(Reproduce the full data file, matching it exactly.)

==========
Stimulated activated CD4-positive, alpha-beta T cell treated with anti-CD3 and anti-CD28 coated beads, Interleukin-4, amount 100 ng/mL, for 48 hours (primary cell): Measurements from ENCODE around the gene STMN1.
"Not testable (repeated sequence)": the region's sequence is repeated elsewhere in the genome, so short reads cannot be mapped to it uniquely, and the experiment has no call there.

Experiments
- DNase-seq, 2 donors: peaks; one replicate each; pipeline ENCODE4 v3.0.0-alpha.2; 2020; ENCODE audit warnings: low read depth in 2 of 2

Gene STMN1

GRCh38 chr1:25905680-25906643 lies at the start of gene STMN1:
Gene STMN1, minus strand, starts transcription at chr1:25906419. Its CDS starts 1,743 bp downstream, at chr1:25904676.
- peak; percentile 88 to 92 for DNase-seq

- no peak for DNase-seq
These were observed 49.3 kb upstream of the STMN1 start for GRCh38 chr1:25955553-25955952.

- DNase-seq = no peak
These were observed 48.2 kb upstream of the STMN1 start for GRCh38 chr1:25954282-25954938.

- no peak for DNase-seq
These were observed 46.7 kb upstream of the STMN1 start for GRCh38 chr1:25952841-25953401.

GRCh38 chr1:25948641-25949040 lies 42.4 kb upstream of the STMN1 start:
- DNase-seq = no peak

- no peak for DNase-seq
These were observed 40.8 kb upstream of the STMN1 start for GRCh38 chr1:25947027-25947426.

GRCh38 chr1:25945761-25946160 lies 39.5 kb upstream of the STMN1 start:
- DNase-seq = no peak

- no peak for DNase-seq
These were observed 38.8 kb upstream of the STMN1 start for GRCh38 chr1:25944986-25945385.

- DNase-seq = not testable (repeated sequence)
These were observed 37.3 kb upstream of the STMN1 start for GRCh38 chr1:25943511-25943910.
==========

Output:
Stimulated activated CD4-positive, alpha-beta T cell treated with anti-CD3 and anti-CD28 coated beads, Interleukin-4, amount 100 ng/mL, for 48 hours (primary cell): Measurements from ENCODE around the gene STMN1.
"Not testable (repeated sequence)": the region's sequence is repeated elsewhere in the genome, so short reads cannot be mapped to it uniquely, and the experiment has no call there.

Experiments
- DNase-seq, 2 donors: peaks; one replicate each; pipeline ENCODE4 v3.0.0-alpha.2; 2020; ENCODE audit warnings: low read depth in 2 of 2

Gene STMN1

GRCh38 chr1:25905680-25906643 lies at the start of gene STMN1:
Gene STMN1, minus strand, starts transcription at chr1:25906419. Its CDS starts 1,743 bp downstream, at chr1:25904676.
- peak; percentile 88 to 92 for DNase-seq

- no peak for DNase-seq
These were observed 49.3 kb upstream of the STMN1 start for GRCh38 chr1:25955553-25955952.

- DNase-seq = no peak
These were observed 48.2 kb upstream of the STMN1 start for GRCh38 chr1:25954282-25954938.

- no peak for DNase-seq
These were observed 46.7 kb upstream of the STMN1 start for GRCh38 chr1:25952841-25953401.

GRCh38 chr1:25948641-25949040 lies 42.4 kb upstream of the STMN1 start:
- DNase-seq = no peak

- no peak for DNase-seq
These were observed 40.8 kb upstream of the STMN1 start for GRCh38 chr1:25947027-25947426.

GRCh38 chr1:25945761-25946160 lies 39.5 kb upstream of the STMN1 start:
- DNase-seq = no peak

- no peak for DNase-seq
These were observed 38.8 kb upstream of the STMN1 start for GRCh38 chr1:25944986-25945385.

- DNase-seq = not testable (repeated sequence)
These were observed 37.3 kb upstream of the STMN1 start for GRCh38 chr1:25943511-25943910.